A casual look at a dictionary will show you the destructive power of disruption: Disruption – noun, plural noun: disruptions - disturbance or problems which interrupt an event, activity, or process.
Synonyms: disturbance, disordering, disarrangement, interference, confusion, disorderliness, disorganization, turmoil, disarray; interruption, suspension, discontinuation, stoppage; obstruction, impeding, hampering, spoiling, ruining, wrecking, undermining, retardation
Besides being a great example on the breadth of English language vocabulary, this sounds pretty nasty and who would wish all that on an enterprise?
Well … a Chief Customer Officer for one! Disruption is misunderstood. It is a wonderful thing. It is simply innovation in action, to the benefit of the enterprise, the customer, the economy and more often than not, the planet.
As Software AG’s CEO put it: “Digital disruption is the No. 1 paranoia haunting today’s management teams”, and haunted they certainly are. There are many emerging game changing technologies lurking out there so maybe a little boardroom paranoia is not a bad thing. After all, necessity is the mother of invention.
Blockchain is one example of disruptive technology, and it could take many financial middlemen out at the knees. There might still be some kinks in the chain yet, but this technology has the potential to deliver and to trade trust and value as commodities, between participants, eliminating third party brokers such as banks, credit card companies, or in fact any payment system currently in use.
This also eliminates costs, errors and risk. You can store your wealth yourself and not worry about a run on the bank or anyone being in a position to abuse your trust. The application of blockchains does not stop at the widely known bitcoin but can be extended to the title document of house or land ownership or other records. The point is that a third party that currently holds these records will in all cases be superfluous.
A haunting specter for some, but an opportunity to adopt and harness this technology for others. Many leading banks are not running and hiding from this technology but are investing heavily, reinventing their businesses before someone else does. This is a very healthy attitude and response.
And that is my point – I am not writing about blockchains per se - but on how this innovative technology by definition will drive disruption when it is applied and how smart companies will disrupt themselves before they are disrupted. This was brought home by an announcement by Visa earlier this month and reported in the Financial Times. To quote: “Visa will take its first step towards disrupting the market for payments between banks on Thursday by inviting lenders to test a system for sending money over blockchain…”. Innovation drives disruption and Visa has recognized this.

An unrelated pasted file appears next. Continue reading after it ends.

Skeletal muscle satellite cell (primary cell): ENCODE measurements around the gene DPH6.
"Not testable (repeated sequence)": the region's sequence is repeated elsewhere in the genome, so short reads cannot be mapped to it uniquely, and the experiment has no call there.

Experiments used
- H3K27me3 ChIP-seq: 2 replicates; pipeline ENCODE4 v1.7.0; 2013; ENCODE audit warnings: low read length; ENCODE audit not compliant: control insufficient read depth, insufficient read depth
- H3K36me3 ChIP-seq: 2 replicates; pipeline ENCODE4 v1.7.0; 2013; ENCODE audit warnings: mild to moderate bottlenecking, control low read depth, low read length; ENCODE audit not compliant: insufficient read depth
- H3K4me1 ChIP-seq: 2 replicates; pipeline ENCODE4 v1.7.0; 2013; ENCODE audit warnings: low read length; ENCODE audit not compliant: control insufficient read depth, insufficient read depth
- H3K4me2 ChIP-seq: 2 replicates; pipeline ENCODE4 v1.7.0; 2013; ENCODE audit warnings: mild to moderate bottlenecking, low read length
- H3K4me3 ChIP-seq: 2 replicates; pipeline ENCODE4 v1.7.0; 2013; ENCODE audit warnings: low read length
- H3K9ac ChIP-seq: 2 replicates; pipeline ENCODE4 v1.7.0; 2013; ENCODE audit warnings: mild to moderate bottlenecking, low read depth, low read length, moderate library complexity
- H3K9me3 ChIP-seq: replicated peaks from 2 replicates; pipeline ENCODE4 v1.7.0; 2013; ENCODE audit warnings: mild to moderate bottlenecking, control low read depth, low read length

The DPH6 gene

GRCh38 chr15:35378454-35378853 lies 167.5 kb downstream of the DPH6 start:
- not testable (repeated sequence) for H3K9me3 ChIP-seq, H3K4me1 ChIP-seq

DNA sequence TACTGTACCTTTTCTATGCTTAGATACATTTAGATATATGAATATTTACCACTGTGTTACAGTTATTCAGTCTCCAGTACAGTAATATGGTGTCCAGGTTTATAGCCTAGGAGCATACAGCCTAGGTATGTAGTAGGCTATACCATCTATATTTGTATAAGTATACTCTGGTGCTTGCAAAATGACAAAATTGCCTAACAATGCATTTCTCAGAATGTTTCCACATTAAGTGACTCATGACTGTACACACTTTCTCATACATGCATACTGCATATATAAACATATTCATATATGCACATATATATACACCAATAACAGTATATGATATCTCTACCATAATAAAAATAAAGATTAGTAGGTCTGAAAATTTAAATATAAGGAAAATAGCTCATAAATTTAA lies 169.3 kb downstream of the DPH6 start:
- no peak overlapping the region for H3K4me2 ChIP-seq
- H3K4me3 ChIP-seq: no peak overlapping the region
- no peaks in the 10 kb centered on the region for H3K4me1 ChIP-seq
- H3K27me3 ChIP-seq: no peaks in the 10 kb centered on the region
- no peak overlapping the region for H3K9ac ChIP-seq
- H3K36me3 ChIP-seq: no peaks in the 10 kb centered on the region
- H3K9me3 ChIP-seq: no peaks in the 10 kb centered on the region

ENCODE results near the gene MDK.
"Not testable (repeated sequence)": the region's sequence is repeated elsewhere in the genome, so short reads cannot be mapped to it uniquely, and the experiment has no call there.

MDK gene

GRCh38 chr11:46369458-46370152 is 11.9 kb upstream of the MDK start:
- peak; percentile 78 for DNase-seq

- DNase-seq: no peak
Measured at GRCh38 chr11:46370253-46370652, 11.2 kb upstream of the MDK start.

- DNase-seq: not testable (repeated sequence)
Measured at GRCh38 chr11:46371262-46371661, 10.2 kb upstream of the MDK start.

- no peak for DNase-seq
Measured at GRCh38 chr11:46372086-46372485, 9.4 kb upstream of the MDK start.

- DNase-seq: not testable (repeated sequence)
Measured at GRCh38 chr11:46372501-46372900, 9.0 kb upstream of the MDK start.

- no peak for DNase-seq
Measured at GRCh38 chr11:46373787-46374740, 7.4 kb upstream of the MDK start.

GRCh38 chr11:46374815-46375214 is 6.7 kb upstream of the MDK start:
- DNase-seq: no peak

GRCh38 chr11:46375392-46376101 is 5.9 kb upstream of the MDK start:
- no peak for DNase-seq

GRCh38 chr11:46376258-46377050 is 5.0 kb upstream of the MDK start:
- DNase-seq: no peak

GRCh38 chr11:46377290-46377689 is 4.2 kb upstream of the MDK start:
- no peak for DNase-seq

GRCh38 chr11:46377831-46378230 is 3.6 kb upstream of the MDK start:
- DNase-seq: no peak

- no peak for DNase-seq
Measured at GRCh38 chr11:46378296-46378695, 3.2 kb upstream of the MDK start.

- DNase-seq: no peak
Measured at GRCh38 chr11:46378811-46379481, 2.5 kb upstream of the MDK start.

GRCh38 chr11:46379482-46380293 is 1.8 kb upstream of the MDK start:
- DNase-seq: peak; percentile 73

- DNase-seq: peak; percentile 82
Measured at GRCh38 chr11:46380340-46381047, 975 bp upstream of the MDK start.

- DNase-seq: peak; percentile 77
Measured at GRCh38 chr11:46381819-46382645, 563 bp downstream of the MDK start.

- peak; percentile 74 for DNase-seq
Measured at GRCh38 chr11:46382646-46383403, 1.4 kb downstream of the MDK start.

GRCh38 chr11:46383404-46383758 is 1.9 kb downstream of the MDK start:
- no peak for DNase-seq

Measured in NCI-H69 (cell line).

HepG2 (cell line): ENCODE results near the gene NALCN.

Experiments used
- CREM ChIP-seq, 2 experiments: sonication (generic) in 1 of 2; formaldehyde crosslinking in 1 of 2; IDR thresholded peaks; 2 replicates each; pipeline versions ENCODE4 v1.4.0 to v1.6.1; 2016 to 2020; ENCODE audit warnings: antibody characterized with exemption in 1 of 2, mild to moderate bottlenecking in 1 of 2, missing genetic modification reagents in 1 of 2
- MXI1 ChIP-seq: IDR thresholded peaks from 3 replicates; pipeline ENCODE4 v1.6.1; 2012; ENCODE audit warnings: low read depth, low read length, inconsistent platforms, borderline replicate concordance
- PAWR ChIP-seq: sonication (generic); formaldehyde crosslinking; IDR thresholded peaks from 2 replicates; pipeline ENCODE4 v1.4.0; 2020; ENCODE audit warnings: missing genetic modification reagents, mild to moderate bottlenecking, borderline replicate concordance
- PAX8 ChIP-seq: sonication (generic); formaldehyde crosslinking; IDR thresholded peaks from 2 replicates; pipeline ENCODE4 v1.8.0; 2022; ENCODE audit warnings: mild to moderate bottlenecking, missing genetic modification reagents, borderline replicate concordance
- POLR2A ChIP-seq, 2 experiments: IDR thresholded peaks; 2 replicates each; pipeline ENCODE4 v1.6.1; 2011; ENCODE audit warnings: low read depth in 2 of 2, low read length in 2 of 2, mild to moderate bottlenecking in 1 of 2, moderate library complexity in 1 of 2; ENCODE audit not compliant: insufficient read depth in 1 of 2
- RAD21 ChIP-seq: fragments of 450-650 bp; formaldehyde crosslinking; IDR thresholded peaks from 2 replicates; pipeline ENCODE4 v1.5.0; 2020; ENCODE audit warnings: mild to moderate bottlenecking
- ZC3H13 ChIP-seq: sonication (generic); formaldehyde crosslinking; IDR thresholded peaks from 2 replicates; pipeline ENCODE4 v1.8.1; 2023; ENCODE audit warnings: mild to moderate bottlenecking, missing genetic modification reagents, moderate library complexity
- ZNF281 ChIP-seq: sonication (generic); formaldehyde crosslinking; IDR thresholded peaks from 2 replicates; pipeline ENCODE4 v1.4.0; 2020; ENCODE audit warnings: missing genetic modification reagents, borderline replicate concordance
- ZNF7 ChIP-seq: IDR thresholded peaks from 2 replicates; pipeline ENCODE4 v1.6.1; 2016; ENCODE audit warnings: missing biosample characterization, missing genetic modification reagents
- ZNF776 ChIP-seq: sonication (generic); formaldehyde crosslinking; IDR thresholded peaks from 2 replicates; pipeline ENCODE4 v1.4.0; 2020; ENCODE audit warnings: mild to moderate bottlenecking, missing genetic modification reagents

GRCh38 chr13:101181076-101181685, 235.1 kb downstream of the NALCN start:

At the other end of the scale, blockchains could solve that pesky issue about authorizing your fridge to reorder milk or butter when stocks are running low and then losing sleep at night in case it runs amok and orders a year’s supply in one go. Blockchain can solve that, it is a versatile technology indeed, and you can sleep easy knowing your fridge would have to hijack over half the world’s processing power to pull a stunt like that (technical details here).
So an updated definition according to the Eric Duffaut’s dictionary: Disruption: A radical change to an industry involving the introduction of new technology by traditional or new competitors from within or outside the industry that demands new, innovative business strategies or digital business model in response.
Synonyms: innovation in action, unparalleled new opportunities, maximum new business values, global business reach, increased market share, streamlined resource consumption, cleaner air, fresher water, brighter future.
Digital disruption is just digital innovation in action. It makes the inefficient efficient. It reallocates resources, at a macro and enterprise level, to where they can make the biggest bang. It provides answers to the unanswerable questions of our times. It saves lives and improves living standards.
Action must involve movement and change. The only non-option is to do nothing.